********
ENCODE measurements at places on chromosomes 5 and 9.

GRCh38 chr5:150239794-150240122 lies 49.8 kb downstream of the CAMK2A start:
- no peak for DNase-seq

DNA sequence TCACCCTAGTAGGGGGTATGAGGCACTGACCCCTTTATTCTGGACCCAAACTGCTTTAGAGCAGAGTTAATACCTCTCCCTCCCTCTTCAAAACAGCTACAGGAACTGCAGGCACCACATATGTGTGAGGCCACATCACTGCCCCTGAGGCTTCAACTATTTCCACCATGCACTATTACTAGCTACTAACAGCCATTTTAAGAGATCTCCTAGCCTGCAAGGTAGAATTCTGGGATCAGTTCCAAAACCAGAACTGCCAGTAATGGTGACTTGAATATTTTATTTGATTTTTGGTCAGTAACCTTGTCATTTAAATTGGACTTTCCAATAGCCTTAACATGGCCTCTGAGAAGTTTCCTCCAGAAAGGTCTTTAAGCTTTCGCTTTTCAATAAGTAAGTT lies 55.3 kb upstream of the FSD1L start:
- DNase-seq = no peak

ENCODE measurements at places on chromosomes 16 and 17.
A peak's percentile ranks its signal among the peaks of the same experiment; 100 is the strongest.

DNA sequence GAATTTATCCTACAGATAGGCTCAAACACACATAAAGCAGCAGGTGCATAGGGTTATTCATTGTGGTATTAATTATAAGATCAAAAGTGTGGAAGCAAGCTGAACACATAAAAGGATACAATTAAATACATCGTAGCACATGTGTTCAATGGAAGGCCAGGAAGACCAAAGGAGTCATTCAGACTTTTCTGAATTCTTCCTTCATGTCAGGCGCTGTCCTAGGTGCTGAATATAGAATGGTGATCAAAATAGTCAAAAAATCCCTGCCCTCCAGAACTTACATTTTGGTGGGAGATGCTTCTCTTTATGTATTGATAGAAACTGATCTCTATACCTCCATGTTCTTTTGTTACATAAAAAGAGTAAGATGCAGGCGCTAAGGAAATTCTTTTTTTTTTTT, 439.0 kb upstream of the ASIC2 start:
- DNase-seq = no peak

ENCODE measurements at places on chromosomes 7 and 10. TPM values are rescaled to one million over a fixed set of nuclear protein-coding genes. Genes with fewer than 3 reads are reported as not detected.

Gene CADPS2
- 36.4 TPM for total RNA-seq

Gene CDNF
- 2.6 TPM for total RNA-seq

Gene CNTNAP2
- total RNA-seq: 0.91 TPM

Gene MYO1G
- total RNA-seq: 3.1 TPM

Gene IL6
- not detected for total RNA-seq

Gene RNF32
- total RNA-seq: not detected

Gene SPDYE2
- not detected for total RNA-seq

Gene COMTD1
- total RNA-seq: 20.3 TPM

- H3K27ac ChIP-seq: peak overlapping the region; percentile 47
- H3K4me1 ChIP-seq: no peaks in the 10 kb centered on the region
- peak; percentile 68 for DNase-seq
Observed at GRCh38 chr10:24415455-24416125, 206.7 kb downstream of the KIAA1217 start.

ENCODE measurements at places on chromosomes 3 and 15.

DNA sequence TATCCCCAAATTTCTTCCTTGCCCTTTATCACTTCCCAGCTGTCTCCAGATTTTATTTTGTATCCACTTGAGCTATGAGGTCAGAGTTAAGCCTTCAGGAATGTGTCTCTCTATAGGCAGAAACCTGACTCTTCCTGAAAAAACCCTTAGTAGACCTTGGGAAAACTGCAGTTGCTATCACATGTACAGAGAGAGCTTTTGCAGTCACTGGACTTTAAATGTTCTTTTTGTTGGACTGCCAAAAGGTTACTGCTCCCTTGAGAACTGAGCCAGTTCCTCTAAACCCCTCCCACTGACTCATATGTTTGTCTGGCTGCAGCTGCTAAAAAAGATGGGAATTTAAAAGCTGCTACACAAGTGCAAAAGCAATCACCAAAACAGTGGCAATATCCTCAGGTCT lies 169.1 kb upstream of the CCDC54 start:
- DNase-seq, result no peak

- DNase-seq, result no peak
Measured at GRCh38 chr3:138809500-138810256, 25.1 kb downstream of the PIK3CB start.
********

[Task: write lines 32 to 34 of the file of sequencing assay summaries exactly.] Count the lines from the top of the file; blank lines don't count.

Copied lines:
DNA sequence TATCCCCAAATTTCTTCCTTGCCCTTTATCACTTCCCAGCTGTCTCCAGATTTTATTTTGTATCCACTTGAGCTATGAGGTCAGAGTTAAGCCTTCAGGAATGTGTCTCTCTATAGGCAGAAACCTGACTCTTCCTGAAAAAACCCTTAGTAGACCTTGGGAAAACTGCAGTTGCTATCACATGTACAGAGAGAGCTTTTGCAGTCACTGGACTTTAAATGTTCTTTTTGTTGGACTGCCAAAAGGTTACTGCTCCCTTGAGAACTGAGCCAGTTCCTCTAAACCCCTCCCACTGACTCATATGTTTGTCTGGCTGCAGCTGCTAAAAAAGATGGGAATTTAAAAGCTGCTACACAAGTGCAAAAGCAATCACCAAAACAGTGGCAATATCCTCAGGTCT lies 169.1 kb upstream of the CCDC54 start:
- DNase-seq, result no peak

- DNase-seq, result no peak